Taqui, The Healing Plant

The Chilean forest is densely populated by trees, plants, and animals. It covers 1,000 square miles of the overall 5,000 miles of the country known as Chile. Chile is a country known for its cultural traditions, Chilean cuisine, and Taqui, the “healing plant”.

The annual Chilean festival, which dates back as a tradition originating in the Tenth Century, showcases world renowned Chilean dishes and traditional Chilean dances. Quinwak is an example of a traditional Chilean dish wish includes fried egg plant and pepper spices. Quinwak is only eaten once a month when a full moon is present. On these nights of a full moon the people of Chile also participate in a communal moon dance, Chile's traditional dance. For these reasons, the Chilean festival is always held on a night when there will be a full moon.

Chile is also home to Taqui, a healing plant. In 1948, four botanists wandered miles into the dense Chilean forest in search of an ancient plant known as Distal. In 1904, anthropologists determined that Distal was utilized by the ancient Chilean civilizations to make clothing. The plant nearly went extinct after the demand to make clothing from this plant grew exponentially.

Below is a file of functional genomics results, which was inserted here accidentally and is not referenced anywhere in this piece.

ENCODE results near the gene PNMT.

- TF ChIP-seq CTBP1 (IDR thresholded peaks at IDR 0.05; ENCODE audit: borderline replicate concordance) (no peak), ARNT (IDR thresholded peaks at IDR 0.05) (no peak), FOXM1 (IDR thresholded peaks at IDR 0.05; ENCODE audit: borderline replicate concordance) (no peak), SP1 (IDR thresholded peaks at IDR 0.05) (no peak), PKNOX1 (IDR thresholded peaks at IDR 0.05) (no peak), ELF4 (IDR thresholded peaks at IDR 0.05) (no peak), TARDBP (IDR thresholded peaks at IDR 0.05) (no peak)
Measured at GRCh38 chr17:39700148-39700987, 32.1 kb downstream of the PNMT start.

Three days passed and the four botanists did not locate the Distal plant. On May 13th, 1948 they abandoned the mission and began the trek back to the entry point, which was located on the southern perimeter of the forest. During the trek Gregor, one of the four botanists, became distracted by a bright blue plant in his peripheral vision. He had never seen or learned about this plant species and decided to clip a piece of it so he could conduct further research on it in his laboratory. Gregor grabbed the plant with his right hand, which had been plagued with fungus since birth. Upon grabbing the plant, the fungus on Gregor’s right hand instantaneously disappeared.

On May 16th, 1948 Gregor conducted further research on the blue plant in his laboratory located in his hometown, Filly. He discovered that the chemical properties of the plant acted as an agent that worked against the fungus’s ability to survive. This discovery explained how contact with the plant was able to instantaneously remove the fungus from Gregor’s hand. Gregor decided to name his discovery “Taqui” which in Latin translates to “the healing plant”.